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Economy

Economic Data (USA)

Friday, July 28, 2017

Consumer Sentiment: Final Result for July 2017

The University of Michigan's Index of Consumer Sentiment (ICS) - Final Result for July 2017 was released today:

Predicted: 93.1
Actual: 93.4

  • Change from Last Month: -1.788%
  • Change from 12 Months Ago: +3.778%

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From today's report:

"...Consumer confidence remained largely unchanged at the same favorable level recorded at mid-month. The overall Sentiment Index has declined by 5.1 Index-points since the January peak, which was the highest figure in a dozen years. The relatively small decline still left the Sentiment Index higher in the first seven months of 2017 than in any other year since 2004. The size of the decline was tempered by record favorable views of Current Economic Conditions, which rose to its highest level since July of 2005. These gains were mainly due to improvements in consumers' personal finances. At the same time, consumers expressed less optimism about future prospects for the overall economy and for their own personal finances. The Expectations Index fell from 90.3 in January to a still positive 80.5 in July; if it continues to decline by another 10 points in the second half of 2017, the loss would become more worrisome. Moreover, while current conditions were judged strictly on the performance of the economy, expectations continue to be significantly influenced by partisanship: the difference on the Expectations Index between Democrats and Republicans was 45 Index-points (63.7 versus 108.7); among Independents, in contrast, the Expectations Index was exactly equal to the weighted difference between the partisan extremes (80.5). Importantly, the partisan gap has narrowed in the past six months, mostly due to Republicans tempering their optimism. The recent declines among Republicans were somewhat predictable, but the maintenance of extreme pessimism among Democrats is more surprising..."

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The ICS is derived from the following five survey questions:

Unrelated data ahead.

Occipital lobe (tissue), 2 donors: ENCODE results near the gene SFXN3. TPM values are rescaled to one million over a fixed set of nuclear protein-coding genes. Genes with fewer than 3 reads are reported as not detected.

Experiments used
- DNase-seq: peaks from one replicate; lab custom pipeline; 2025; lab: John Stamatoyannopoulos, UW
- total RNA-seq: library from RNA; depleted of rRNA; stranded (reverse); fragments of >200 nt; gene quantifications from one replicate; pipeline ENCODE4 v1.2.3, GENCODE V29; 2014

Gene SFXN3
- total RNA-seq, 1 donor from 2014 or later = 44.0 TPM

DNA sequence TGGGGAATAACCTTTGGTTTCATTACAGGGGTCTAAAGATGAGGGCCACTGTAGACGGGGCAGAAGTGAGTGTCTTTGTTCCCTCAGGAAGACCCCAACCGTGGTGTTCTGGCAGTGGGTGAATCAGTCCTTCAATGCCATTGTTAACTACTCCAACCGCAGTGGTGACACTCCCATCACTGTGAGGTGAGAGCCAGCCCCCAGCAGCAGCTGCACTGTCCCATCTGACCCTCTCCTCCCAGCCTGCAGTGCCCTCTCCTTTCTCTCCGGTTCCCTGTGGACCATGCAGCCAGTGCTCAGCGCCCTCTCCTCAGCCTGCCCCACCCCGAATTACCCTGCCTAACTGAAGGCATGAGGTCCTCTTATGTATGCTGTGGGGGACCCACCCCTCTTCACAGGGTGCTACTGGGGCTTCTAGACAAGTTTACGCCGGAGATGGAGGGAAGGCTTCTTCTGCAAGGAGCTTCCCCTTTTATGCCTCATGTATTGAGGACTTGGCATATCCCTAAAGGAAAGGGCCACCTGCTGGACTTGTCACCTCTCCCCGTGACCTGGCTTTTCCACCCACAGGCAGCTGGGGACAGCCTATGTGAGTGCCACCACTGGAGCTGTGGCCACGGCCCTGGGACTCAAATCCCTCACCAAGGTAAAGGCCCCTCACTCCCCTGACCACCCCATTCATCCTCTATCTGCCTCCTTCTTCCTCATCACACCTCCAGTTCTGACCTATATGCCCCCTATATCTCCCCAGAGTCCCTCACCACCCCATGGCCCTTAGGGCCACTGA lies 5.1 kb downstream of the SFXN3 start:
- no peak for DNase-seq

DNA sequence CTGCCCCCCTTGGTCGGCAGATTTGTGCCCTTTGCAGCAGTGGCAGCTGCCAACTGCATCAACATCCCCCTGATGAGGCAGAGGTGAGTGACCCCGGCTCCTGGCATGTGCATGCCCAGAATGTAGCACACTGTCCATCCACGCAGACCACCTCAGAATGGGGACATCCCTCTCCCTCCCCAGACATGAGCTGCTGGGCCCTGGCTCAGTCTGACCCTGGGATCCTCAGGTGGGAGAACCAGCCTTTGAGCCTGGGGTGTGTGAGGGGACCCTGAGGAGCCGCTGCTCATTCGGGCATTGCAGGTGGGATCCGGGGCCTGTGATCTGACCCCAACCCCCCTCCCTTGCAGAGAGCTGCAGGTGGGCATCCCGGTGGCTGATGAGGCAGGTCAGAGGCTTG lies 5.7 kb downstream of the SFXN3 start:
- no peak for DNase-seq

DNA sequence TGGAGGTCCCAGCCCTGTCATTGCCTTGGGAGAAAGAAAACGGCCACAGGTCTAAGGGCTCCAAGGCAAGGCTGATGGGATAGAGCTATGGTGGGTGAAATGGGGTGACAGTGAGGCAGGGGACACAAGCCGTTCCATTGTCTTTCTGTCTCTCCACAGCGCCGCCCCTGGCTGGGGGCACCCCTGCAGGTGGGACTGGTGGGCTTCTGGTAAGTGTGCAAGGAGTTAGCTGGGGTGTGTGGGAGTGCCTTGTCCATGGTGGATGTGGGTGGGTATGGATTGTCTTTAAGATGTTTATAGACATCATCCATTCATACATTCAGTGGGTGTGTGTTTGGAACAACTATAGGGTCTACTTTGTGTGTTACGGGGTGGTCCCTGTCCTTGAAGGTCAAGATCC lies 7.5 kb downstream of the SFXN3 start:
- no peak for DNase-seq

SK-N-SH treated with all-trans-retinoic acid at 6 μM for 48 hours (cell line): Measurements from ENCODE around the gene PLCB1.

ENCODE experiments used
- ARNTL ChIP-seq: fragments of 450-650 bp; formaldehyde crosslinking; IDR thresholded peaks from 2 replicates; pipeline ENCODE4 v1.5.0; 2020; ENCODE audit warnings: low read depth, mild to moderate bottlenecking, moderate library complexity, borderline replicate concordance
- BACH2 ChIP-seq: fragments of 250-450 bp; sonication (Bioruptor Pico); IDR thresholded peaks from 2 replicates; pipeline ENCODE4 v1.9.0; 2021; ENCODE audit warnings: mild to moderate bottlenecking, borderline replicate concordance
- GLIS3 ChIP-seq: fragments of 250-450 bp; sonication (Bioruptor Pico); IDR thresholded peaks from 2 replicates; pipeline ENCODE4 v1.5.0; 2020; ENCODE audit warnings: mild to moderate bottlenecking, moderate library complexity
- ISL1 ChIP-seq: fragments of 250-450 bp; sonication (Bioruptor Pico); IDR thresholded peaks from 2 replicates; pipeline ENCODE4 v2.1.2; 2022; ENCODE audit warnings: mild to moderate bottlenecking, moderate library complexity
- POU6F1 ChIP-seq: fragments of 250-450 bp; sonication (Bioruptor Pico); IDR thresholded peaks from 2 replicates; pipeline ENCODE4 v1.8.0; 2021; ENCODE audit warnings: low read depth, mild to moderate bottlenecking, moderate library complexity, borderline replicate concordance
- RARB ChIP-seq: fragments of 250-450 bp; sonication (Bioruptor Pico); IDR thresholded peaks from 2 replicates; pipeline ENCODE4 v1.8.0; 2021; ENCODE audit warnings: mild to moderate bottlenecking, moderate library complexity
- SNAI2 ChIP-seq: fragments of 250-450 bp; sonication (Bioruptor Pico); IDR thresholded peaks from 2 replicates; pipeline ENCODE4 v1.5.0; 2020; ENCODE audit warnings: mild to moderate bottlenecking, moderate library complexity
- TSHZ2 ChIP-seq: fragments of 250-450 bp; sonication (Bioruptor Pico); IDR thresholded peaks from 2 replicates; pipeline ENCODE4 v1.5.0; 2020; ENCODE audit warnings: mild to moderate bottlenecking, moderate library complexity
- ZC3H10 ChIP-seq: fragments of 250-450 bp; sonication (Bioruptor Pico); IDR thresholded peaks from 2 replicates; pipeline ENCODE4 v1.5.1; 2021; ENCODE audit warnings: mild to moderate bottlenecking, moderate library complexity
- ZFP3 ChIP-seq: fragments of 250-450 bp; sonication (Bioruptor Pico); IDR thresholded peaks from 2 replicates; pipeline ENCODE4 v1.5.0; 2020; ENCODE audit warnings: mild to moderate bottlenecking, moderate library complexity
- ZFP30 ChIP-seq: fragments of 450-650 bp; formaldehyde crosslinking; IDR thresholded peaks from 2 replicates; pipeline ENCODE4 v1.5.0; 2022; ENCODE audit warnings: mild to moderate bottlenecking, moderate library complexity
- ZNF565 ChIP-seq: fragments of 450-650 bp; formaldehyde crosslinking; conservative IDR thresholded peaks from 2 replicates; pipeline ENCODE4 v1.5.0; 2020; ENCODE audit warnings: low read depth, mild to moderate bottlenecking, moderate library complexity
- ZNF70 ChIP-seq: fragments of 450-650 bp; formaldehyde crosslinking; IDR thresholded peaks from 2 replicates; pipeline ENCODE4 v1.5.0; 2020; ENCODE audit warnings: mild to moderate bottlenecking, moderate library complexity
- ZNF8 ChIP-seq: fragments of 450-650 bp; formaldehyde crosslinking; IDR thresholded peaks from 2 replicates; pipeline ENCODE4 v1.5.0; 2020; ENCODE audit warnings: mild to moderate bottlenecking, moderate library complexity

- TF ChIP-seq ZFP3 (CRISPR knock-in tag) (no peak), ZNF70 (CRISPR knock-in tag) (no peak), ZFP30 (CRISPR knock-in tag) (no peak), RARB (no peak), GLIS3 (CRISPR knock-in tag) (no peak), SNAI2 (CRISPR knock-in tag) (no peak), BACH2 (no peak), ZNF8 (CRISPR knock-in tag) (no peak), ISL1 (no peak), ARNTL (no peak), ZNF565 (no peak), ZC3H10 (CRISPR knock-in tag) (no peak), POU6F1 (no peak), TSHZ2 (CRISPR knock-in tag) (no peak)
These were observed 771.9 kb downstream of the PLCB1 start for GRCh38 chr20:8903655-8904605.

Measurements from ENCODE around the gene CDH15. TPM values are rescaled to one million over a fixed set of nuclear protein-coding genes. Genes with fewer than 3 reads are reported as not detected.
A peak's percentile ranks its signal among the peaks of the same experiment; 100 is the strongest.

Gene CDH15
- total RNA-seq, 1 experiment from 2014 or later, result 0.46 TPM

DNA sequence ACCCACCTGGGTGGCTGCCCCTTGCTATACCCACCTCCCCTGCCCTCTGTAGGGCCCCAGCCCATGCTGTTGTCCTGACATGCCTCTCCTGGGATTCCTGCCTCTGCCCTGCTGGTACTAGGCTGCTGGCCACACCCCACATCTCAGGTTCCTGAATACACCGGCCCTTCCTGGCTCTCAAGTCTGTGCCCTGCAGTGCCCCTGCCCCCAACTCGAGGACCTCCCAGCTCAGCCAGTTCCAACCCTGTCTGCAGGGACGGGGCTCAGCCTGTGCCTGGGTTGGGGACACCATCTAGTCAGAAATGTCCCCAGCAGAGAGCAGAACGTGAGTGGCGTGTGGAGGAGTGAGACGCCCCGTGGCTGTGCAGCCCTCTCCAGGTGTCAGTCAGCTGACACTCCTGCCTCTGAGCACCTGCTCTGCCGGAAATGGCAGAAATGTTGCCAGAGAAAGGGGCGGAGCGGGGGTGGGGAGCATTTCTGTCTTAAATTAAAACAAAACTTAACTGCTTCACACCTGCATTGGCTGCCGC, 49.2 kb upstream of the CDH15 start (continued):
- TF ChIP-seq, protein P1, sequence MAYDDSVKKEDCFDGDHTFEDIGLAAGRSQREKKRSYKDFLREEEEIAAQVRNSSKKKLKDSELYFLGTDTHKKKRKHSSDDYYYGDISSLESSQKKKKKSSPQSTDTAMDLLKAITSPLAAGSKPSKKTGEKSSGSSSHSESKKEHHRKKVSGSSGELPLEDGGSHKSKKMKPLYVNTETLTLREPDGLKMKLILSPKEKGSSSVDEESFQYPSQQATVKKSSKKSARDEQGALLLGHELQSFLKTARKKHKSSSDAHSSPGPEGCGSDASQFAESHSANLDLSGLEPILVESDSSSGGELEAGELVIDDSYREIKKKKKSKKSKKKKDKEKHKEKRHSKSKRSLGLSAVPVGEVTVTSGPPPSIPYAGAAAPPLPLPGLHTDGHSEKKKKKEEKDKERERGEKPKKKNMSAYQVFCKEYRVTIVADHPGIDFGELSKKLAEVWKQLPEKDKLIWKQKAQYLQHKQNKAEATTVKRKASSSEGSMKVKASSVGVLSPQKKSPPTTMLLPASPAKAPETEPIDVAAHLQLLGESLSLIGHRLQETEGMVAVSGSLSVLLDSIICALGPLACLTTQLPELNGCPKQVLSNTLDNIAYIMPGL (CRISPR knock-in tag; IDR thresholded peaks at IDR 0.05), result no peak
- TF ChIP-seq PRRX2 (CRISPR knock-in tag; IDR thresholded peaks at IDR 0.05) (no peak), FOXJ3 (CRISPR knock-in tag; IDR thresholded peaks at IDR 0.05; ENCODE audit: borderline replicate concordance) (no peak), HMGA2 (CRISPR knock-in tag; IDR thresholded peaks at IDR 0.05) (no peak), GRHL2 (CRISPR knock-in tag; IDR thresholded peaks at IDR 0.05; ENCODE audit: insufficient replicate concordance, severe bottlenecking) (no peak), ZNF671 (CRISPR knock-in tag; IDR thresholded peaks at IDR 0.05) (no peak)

1. "We are interested in how people are getting along financially these days. Would you say that you (and your family living there) are better off or worse off financially than you were a year ago?"


  2. "Now looking ahead, do you think that a year from now you (and your family living there) will be better off financially, or worse off, or just about the same as now?"


  3. "Now turning to business conditions in the country as a whole, do you think that during the next twelve months we'll have good times financially, or bad times, or what?"


  4. "Looking ahead, which would you say is more likely: that in the country as a whole we'll have continuous good times during the next five years or so, or that we will have periods of widespread unemployment or depression, or what?"


  5. "About the big things people buy for their homes, such as furniture, a refrigerator, stove, television, and things like that. Generally speaking, do you think now is a good or bad time for people to buy major household items?"

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The ICS uses a 1966 baseline, i.e. for 1966, the ICS = 100. So any number that is below the 1966 baseline of 100 means that the folks who were polled recently aren't as optimistic about the U.S. economy as the sample that was polled back in 1966.

The ICS is similar to the Consumer Confidence Index in that they both measure consumer attitudes and offer valuable insight into consumer spending.

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The "predicted" figure is what economists were expecting, while the "actual" is the true or real figure.

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Last month's final ICS reading was 95.1.


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